Embedding JavaScript in a Web page

<html>
<body>
<script type=”text/javascript”>
document.write(“My Blog!”);
</script>
</body>
</html>

Checklist for a web programmer

1. Quality of code

1. Does the site use a correct Doctype?
A doctype informs the validator which version of HTML you’re using, and must appear at the very top of every web page. Doctypes are a key component of compliant web pages: your markup and CSS won’t validate without them.

2. Does the site use a Character set?
If a user agent (eg. a browser) is unable to detect the character encoding used in a Web document, the user may be presented with unreadable text. This information is particularly important for those maintaining and extending a multilingual site, but declaring the character encoding of the document is important for anyone producing XHTML/HTML or CSS.

3. Does the site use Valid HTML?
Valid code will render faster than code with errors. Valid code will render better than invalid code. Browsers are becoming more standards compliant, and it is becoming increasingly necessary to write valid and standards compliant HTML.

4. Does the site use Valid CSS?
You need to make sure that there aren’t any errors in either your HTML or your CSS, since mistakes in either place can result in botched document appearance. CSS2 is a style sheet language that allows authors and users to attach style (e.g., fonts, spacing, color, etc) to structured documents.

5. Does the site use unnecessary classes or ids?
I’ve noticed that developers learning new skills often end up with good CSS but poor XHTML. Specifically, the HTML code tends to be full of unnecessary divs and ids. This results in fairly meaningless HTML and bloated style sheets.

6. Is the code well structured?
Semantically correct markup uses html elements for their given purpose. Well structured HTML has semantic meaning for a wide range of user agents (browsers without style sheets, text browsers, PDAs, search engines etc.

7. Does the site have any broken links?
Broken links can frustrate users and potentially drive customers away. Broken links can also keep search engines from properly indexing your site.

8. How does the site perform in terms of speed/page size?
Don’t make me wait… That’s the message users give us in survey after survey. Even broadband users can suffer the slow-loading blues.

9. Does the site have JavaScript errors?
Internet Explore for Windows allows you to turn on a debugger that will pop up a new window and let you know there are javascript errors on your site. This is available under ‘Internet Options’ on the Advanced tab. Uncheck ‘Disable script debugging’.

2. Degree of separation between content and presentation

1. Does the site use CSS for all presentation aspects (fonts, color, padding, borders etc)?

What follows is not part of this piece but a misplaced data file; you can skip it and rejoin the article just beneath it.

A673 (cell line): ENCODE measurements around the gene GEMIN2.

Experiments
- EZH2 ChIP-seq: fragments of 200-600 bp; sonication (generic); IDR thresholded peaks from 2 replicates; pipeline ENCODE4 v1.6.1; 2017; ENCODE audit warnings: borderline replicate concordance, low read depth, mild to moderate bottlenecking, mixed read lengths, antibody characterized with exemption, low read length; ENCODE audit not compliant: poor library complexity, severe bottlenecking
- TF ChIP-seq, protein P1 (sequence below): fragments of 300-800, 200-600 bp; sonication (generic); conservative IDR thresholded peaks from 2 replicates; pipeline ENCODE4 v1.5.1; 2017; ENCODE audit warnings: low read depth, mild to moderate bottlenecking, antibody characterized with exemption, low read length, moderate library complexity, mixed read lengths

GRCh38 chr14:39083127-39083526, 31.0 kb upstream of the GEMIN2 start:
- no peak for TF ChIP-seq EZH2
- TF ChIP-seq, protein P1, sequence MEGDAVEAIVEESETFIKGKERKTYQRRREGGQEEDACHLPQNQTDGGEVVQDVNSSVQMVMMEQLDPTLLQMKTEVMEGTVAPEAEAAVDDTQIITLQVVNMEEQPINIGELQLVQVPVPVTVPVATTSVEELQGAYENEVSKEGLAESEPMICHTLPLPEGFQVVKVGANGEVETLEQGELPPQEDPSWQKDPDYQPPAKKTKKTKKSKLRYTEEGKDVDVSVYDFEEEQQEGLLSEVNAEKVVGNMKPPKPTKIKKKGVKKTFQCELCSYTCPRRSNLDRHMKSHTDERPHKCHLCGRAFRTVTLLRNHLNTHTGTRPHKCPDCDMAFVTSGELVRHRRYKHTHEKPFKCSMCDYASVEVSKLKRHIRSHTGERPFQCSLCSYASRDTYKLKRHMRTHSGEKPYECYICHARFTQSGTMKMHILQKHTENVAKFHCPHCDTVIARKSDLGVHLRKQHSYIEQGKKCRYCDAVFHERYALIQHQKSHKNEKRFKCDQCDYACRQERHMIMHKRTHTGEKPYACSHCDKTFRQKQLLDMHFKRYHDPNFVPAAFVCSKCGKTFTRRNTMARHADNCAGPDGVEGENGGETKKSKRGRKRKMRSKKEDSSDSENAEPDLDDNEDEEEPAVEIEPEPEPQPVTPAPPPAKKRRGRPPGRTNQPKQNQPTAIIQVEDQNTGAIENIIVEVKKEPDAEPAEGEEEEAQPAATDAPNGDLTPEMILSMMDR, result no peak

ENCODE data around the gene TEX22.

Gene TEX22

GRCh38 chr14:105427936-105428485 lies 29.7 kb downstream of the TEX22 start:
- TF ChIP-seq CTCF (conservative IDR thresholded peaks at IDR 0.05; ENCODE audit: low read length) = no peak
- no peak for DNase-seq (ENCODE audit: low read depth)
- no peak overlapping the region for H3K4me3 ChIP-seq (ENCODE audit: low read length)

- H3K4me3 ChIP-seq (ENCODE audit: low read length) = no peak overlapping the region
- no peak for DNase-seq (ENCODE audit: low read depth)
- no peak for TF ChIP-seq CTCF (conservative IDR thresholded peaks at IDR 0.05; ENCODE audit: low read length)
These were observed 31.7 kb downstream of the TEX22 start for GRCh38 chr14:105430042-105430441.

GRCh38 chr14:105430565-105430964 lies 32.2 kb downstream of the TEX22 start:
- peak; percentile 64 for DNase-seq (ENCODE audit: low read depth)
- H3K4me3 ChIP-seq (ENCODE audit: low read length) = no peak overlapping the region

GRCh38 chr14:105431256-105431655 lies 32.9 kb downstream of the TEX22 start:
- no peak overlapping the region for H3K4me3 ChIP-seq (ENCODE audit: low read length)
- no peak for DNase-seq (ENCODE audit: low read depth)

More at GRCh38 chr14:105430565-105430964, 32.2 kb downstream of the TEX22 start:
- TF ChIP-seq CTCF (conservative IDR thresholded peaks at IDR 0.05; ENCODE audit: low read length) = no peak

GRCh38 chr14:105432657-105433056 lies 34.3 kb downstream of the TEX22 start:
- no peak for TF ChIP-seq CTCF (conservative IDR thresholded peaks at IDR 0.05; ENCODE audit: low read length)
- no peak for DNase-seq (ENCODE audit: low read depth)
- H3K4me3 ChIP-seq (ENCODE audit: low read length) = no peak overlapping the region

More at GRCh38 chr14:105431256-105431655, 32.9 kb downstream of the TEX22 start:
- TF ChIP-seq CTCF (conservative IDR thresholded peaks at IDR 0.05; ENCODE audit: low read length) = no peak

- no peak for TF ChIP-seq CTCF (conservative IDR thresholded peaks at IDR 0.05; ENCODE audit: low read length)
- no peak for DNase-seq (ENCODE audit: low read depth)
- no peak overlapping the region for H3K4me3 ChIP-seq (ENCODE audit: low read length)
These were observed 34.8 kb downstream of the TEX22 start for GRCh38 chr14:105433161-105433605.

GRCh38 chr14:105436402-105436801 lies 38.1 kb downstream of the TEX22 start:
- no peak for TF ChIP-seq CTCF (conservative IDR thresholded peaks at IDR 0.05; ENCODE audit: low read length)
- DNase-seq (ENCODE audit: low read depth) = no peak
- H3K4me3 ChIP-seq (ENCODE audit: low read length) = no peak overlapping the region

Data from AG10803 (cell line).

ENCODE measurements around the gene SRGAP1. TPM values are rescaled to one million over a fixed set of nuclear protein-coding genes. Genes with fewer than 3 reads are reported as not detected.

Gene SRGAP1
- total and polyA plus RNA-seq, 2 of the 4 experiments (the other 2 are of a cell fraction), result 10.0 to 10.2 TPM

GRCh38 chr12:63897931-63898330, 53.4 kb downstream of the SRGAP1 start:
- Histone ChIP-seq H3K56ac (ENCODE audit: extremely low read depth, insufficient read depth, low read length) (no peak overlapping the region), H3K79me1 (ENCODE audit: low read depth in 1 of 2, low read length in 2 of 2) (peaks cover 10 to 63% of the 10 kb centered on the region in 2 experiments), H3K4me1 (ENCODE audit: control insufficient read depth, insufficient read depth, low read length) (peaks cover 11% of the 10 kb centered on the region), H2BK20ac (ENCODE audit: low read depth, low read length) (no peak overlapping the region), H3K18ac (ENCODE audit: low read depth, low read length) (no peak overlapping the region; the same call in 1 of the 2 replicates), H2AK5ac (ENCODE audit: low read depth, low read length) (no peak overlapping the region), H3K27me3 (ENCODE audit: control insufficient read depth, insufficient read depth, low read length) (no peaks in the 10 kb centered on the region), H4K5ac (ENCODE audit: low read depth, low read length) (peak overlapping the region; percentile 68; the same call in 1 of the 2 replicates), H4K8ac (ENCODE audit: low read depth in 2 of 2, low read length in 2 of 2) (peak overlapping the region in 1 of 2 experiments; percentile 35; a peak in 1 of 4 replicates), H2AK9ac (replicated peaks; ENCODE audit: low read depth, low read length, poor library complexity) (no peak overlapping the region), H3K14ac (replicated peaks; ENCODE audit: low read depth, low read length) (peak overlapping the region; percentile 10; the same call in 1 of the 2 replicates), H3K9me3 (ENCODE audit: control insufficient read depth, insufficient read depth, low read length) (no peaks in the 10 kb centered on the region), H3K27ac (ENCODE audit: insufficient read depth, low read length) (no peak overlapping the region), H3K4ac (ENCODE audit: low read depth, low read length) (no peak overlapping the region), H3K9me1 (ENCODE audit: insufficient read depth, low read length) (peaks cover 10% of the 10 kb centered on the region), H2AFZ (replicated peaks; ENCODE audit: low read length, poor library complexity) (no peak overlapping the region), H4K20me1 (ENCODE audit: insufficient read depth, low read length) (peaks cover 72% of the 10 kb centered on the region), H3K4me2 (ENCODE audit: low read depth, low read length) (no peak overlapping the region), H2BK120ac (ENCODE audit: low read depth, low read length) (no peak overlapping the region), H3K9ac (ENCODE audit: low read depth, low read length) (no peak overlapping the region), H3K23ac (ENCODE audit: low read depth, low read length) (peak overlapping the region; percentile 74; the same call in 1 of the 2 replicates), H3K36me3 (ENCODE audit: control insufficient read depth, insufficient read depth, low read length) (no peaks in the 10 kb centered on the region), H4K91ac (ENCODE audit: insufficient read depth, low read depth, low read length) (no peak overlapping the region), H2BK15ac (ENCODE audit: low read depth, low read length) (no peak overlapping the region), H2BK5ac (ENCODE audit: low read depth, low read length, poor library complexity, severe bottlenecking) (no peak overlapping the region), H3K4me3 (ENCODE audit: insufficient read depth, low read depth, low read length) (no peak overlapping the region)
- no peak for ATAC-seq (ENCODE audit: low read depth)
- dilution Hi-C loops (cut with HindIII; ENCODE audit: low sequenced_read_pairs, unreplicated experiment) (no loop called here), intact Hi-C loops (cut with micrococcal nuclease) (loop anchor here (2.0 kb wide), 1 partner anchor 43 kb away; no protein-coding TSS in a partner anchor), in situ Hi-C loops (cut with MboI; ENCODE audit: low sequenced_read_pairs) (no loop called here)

Use style sheets to control layout and presentation.

2. Are all decorative images in the CSS, or do they appear in the HTML?
The aim for web developers is to remove all presentation from the html code, leaving it clean and semantically correct.

3. Accessibility for users

1. Are “alt” attributes used for all descriptive images?
Provide a text equivalent for every non-text element.

2. Does the site use relative units rather than absolute units for text size?
Use relative rather than absolute units in markup language attribute values and style sheet property values’.

3. Do any aspects of the layout break if font size is increased?
Try this simple test. Look at your website in a browser that supports easy incrementation of font size. Now increase your browser’s font size. And again. And again… Look at your site. Does the page layout still hold together? It is dangerous for developers to assume that everyone browses using default font sizes.

4. Is there sufficient color brightness/contrasts?
Ensure that foreground and background color combinations provide sufficient contrast when viewed by someone having color deficits.

5. Is color alone used for critical information?
Ensure that all information conveyed with color is also available without color, for example from context or markup.

6. Is there delayed responsiveness for dropdown menus?
Depending upon the need and requirements of the layout dropdown used in the website should not be too heavy to load on page.

4. Site management

1. Does the site have a meaningful and helpful 404 error page that works from any depth in the site?
A user-friendly website will give you a helping hand while many others will simply do nothing, relying on the browser’s built-in ability to explain what the problem is.

2. Does the site use friendly URLs?
Most search engines (with a few exceptions – namely Google) will not index any pages that have a question mark or other character (like an ampersand or equals sign) in the URL… what good is a site if no one can find it?

3. Do your URLs work without “www”?
While this is not critical, and in some cases is not even possible, it is always good to give people the choice of both options. If a user types your domain name without the www and gets no site, this could disadvantage both the user and you.

4. Does the site have a favicon?
A Favicon is a multi-resolution image included on nearly all professionally developed sites. The Favicon allows the Webmaster to further promote their site, and to create a more customized appearance within a visitor’s browser.